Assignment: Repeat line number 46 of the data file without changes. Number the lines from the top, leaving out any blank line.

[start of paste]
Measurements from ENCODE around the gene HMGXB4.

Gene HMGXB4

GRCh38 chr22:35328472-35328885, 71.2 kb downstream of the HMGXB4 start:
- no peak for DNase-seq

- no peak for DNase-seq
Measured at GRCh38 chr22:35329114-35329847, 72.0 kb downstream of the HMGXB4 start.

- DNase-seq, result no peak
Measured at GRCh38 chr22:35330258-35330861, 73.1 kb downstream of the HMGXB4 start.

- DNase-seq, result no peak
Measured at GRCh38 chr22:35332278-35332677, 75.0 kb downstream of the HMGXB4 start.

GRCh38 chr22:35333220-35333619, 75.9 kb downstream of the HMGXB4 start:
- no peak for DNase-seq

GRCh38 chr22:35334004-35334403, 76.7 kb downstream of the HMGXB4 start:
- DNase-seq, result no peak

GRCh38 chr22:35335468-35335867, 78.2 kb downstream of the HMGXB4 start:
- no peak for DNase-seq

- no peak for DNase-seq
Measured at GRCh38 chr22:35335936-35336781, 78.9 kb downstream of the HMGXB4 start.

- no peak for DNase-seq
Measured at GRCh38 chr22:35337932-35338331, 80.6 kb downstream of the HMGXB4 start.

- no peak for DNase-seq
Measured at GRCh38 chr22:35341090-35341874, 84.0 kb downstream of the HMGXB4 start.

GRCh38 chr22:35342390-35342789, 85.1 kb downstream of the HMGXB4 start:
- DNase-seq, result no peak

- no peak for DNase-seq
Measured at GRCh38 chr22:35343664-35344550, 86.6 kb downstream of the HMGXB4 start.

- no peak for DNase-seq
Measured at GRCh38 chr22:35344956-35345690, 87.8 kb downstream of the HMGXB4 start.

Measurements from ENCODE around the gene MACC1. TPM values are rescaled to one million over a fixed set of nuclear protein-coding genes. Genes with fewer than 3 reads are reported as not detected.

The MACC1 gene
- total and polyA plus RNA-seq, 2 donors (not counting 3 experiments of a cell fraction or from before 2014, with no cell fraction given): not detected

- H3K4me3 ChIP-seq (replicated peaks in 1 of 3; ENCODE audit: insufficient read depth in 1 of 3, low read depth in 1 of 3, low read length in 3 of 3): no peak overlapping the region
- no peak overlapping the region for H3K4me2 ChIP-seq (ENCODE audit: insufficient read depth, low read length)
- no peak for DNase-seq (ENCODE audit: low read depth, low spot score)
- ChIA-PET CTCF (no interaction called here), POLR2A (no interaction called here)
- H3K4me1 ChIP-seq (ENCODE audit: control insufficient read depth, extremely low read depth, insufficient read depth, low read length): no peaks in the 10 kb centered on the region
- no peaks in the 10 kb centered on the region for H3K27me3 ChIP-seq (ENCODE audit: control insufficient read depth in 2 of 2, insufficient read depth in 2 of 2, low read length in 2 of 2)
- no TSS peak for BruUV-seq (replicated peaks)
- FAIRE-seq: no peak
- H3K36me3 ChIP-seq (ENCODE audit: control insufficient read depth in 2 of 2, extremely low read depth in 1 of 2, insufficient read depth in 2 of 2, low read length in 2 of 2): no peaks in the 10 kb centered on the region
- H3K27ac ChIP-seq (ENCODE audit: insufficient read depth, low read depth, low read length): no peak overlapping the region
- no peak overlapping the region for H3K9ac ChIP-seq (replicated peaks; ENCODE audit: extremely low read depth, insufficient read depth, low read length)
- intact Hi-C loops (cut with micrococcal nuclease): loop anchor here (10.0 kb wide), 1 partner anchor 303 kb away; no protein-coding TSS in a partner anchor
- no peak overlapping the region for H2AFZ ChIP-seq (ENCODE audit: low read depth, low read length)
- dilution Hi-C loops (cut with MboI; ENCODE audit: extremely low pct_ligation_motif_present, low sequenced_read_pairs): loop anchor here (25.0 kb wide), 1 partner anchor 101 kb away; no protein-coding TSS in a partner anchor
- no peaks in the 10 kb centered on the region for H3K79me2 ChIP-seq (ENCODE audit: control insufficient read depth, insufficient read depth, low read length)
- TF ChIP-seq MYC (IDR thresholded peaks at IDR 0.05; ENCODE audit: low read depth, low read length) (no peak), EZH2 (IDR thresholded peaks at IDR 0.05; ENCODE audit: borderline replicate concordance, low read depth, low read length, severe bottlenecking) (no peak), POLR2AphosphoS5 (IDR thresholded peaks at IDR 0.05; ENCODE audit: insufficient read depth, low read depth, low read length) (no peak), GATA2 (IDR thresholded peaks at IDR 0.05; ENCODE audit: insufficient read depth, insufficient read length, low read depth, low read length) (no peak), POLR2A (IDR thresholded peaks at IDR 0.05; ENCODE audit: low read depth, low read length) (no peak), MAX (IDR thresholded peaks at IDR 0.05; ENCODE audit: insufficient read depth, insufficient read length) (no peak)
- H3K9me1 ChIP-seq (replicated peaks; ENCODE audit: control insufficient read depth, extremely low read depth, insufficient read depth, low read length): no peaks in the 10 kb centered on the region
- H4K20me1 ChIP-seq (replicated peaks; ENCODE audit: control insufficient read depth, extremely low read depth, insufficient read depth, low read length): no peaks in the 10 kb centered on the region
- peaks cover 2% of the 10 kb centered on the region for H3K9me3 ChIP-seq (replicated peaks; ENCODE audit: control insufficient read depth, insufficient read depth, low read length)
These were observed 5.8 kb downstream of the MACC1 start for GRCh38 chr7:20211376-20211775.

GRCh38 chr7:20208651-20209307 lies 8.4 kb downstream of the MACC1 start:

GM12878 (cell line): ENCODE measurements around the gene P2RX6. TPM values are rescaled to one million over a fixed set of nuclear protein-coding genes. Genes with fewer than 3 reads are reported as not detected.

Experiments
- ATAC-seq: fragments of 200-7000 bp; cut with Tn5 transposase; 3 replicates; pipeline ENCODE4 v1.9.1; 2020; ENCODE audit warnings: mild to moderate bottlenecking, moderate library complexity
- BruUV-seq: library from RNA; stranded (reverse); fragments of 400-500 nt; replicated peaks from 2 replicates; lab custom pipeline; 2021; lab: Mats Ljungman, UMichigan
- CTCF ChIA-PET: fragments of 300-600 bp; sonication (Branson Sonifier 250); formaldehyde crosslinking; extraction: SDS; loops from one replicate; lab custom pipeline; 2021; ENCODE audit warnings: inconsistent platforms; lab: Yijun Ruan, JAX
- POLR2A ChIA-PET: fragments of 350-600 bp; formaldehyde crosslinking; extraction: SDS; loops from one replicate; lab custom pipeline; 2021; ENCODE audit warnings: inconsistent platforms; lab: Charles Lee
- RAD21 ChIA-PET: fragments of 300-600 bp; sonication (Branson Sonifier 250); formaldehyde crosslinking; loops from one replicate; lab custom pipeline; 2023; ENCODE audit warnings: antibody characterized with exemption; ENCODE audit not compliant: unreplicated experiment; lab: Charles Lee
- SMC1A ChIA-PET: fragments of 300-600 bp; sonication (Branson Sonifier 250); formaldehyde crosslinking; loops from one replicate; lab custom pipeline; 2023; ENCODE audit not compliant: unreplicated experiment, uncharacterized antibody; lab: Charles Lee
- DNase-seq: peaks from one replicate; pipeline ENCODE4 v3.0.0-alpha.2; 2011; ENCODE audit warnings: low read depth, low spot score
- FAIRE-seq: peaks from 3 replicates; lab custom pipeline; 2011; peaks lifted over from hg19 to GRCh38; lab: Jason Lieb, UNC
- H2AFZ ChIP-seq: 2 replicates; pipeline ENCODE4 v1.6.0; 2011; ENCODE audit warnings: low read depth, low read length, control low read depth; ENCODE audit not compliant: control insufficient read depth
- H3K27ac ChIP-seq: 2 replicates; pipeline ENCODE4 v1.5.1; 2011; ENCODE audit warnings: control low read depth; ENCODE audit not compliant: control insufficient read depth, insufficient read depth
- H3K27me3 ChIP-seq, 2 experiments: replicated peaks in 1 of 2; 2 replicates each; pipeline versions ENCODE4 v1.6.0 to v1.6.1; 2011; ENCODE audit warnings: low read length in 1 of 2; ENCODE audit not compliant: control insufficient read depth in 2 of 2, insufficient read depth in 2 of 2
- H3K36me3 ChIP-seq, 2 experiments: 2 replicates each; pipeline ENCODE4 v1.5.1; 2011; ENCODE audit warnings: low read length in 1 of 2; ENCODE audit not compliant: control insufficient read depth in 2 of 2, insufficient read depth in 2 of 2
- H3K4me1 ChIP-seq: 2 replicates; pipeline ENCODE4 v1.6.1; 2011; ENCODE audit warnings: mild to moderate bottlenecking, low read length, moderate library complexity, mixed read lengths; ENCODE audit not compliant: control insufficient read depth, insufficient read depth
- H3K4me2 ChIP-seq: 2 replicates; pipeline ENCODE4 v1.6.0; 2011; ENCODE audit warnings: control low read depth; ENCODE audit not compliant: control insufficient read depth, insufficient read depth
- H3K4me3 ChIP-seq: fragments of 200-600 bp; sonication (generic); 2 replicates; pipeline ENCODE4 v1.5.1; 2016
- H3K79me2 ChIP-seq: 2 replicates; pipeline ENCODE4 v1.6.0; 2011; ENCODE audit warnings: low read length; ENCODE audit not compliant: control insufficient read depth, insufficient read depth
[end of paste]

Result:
- no peaks in the 10 kb centered on the region for H3K79me2 ChIP-seq (ENCODE audit: control insufficient read depth, insufficient read depth, low read length)